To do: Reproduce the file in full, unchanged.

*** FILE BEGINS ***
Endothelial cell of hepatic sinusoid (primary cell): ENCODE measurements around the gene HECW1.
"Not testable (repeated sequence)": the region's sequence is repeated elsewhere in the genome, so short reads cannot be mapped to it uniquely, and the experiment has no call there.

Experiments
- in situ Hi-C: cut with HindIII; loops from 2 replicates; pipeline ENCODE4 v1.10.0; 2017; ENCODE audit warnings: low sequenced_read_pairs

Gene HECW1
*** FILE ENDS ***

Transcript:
Endothelial cell of hepatic sinusoid (primary cell): ENCODE measurements around the gene HECW1.
"Not testable (repeated sequence)": the region's sequence is repeated elsewhere in the genome, so short reads cannot be mapped to it uniquely, and the experiment has no call there.

Experiments
- in situ Hi-C: cut with HindIII; loops from 2 replicates; pipeline ENCODE4 v1.10.0; 2017; ENCODE audit warnings: low sequenced_read_pairs

Gene HECW1